The role and discipline of content strategy is largely defined, but new lanes have emerged. One of the most important and fastest growing of those is the role of UX writer.
Now an integral part of design teams at companies like Google, Facebook, Booking.com, and more, user experience writers create any text you see, or hear, in a user interface. Anywhere you see a user and computer come together to get something done, that’s where UX writing plays a role.
The prefix “UX” is critical here, because any copy that’s placed in a piece of interaction design simply isn’t copy - it’s what design expert and publisher Jeffrey Zeldman would call “decoration”. UX writing urges and helps users take action, which only works effectively when that copy has been designed, iterated, and tested as part of a formal UX process.
The rise of this role is really no surprise: frictionless copy within an interactive design creates competitive advantage, and can be directly tied to value.
Jody Allard from Microsoft puts it this way: “UX writers do more than write, however. They act as customer advocates, considering every aspect of the experience from the customer’s perspective”.
The fundamental job of the UX Writer is to help users understand the why and the how at each step of a task so that it feels simple and uncomplicated.
The UX Writer evaluates the screens and might make suggestions to the product designer through the design process about what should be changed, removed, or even added to make the design better.
Depending on the needs of the company and the team, the specific types of writing can change a lot. Typically, UX writers work on these types of material:
Now, that copy is usually for software, but it can also be for web apps, or other types of web-based interaction design. Think of something like a complex website navigation system, or even a product selector. Or a chatbot.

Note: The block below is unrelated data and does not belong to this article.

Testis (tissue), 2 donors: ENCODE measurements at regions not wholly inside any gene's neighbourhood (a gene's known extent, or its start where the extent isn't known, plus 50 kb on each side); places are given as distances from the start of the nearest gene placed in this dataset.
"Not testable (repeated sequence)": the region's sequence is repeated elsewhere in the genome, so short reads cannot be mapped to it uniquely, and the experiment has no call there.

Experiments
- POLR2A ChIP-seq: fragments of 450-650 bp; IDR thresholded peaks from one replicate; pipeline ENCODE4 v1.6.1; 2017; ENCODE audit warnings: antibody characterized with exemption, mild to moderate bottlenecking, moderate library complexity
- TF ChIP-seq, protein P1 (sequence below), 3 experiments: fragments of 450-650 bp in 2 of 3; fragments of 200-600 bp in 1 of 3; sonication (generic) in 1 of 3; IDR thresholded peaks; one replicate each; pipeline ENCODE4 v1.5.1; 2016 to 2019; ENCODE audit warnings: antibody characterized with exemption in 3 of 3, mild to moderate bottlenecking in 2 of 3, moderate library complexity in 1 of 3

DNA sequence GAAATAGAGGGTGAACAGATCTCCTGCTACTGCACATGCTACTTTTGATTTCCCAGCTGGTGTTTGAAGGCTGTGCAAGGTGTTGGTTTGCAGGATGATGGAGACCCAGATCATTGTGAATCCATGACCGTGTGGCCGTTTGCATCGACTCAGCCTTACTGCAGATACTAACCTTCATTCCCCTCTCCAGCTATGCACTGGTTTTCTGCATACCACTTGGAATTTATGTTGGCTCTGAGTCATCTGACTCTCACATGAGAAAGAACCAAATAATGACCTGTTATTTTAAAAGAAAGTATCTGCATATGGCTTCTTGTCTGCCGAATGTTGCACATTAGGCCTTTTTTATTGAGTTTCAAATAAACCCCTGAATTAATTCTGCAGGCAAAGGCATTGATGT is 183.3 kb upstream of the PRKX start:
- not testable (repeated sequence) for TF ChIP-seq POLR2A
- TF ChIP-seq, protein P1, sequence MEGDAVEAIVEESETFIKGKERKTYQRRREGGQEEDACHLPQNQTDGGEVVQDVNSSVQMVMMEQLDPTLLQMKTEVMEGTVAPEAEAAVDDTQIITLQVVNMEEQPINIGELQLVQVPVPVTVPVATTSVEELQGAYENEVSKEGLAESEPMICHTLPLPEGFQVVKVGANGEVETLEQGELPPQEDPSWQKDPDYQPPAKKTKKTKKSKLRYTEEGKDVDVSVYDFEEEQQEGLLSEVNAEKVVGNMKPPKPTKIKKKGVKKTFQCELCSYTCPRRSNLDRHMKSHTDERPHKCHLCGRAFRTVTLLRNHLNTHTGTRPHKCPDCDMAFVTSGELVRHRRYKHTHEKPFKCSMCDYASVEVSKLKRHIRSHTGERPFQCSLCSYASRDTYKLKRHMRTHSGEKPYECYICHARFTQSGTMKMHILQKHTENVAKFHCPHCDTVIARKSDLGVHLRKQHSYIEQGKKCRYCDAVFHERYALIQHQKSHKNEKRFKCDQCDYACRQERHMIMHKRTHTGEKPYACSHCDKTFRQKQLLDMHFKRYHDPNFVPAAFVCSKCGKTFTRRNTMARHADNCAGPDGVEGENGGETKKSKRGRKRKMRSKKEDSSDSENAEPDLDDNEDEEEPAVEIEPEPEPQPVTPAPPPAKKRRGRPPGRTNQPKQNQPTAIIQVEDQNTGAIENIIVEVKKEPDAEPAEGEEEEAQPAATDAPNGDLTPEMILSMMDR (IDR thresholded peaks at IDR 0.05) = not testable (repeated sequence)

Onboarding text, instructions, error message, contextual help and tooltips, form field labels, and more. This is all part of the UX writing family.
In smaller companies, one writer might work on all of this. At larger companies like Google, Facebook, Microsoft, or others, there might be several UX writers specialising in one particular feature or product.
Writing for user interfaces is a bit like writing poetry: every word must have a purpose, every sentence must be essential, meaning matters, and timing is everything. You’ll need to advocate for succinct writing as if it’s part of your DNA.
But the principles of good UX writing extend beyond that.
The process of traditional copywriting can be fairly straightforward: collaboration with an artist to come up with something clever and bouncy.
Writing UX copy is a thorough, robust process that will involve UX writers coming into contact with designers, researchers, and then finally, face to face with the customers themselves. UX writers, in an ideal world, are often partly responsible for creating research tasks themselves.
For many UX writers, a traditional design process would look something like this:
While the UX writer is responsible for actually creating the copy, being part of a design team requires constant collaboration and input. Not only from the team, but from customers along the journey as well.
UX writers typically interact closely with:
Understanding and cultivating these relationships are critical for UX writers, because a good UX writer will not just react to whatever designs are put in front of them - they will actively design and champion ideas or features of their own from a content-first perspective.